3rd Way Thinking Creates Efficient Business Processes
A design is a blueprint or specifications for the creation of an object or apparatus, or for the effective performance of an act or procedure, or the expected end result of that blueprint or specification in the shape of a finished object, material or process. The verb to design usually indicates the planning of the actual design itself. A designer may be a person involved in the discovery of a way to improve upon an existing invention, or he may be the person who designs the equipment used by a builder in fabricating a part piece of machinery. A manufacturer produces a large number of products using a variety of machinery, each having a distinctive design. A software developer produces programs and applications using a series of programming languages.
Designers must not only be aware of the possibilities for improvement but also of the problems inherent in the design processes. Thus, they ought to be conversant with and able to analyze, the problems which will be encountered in producing the final product. One can distinguish between design thinking outside the design process and design thinking within the design process. Design thinking outside the process involves inventive solutions to existing problems. These solutions are not subject to the validity of previous results. These solutions are the products of the designer’s insight into problems of practical interest to him.
Design thinking inside the process is oriented towards problem solving. It makes use of research, problem solving techniques and innovative solutions. The discipline of project management recognizes the value of design thinking. In addition, the increased sophistication of computer applications has also made possible better understandings of complex problems using methods appropriate to their objectivity, quality and complexity, instead of employing the more labor-intensive and costly project management approaches.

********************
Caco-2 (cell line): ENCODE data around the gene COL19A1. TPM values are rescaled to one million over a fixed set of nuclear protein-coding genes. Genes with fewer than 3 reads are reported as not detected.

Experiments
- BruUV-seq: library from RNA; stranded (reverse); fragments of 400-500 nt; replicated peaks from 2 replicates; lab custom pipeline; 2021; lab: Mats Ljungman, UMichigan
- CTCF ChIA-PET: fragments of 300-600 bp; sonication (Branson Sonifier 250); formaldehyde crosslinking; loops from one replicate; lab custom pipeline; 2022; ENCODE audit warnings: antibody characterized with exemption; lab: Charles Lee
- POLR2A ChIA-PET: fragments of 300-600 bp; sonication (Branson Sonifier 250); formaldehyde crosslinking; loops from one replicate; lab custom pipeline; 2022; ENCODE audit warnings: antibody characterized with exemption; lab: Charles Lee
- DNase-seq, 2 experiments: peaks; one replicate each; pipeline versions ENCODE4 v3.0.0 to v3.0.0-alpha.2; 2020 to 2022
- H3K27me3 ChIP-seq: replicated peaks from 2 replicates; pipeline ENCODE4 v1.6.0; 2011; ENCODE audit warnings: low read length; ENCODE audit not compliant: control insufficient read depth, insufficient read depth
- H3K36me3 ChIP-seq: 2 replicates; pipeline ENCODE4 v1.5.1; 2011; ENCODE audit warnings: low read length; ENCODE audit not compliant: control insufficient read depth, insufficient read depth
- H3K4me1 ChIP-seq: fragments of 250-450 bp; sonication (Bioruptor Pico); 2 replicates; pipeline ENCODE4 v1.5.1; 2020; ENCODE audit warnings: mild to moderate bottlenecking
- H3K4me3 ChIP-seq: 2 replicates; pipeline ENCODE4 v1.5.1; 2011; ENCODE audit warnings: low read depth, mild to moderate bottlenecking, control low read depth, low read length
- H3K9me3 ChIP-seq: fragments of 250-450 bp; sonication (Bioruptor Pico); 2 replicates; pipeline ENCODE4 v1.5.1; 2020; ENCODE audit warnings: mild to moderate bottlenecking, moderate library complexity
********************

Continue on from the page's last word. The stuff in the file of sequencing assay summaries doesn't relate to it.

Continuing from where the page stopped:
The importance of design thinking can be seen today in all aspects of the business world. It has become important for architects, engineers and interior decorators to be more familiar with problems of the customer and to come up with better solutions. Designers have realized the importance of this third way thinking. Designers who work in industrial and business organization environments have come to realize the interdependence of the third way process. They have come to understand that problem solving is not an end in itself.
Designers involved in designing activities have come to recognize that the objective of the process does not end in producing an improved product but should start by reaching out to the customer to understand his needs and circumstances. They have come to understand that it is not enough to design products in conformity with the customer’s specifications. There is a critical need to build human relationships with clients as well.
Third way design thinking has contributed significantly to the development of various domains of excellence across a wide range of disciplines. It is now widely accepted that problem-solving and human-centered design processes are intertwined. Organizations that successfully integrate problem-solving approaches with product, information, design, and human resources practice are capable of creating enduring positive changes that provide a significant competitive advantage. These practices also improve organizational performance.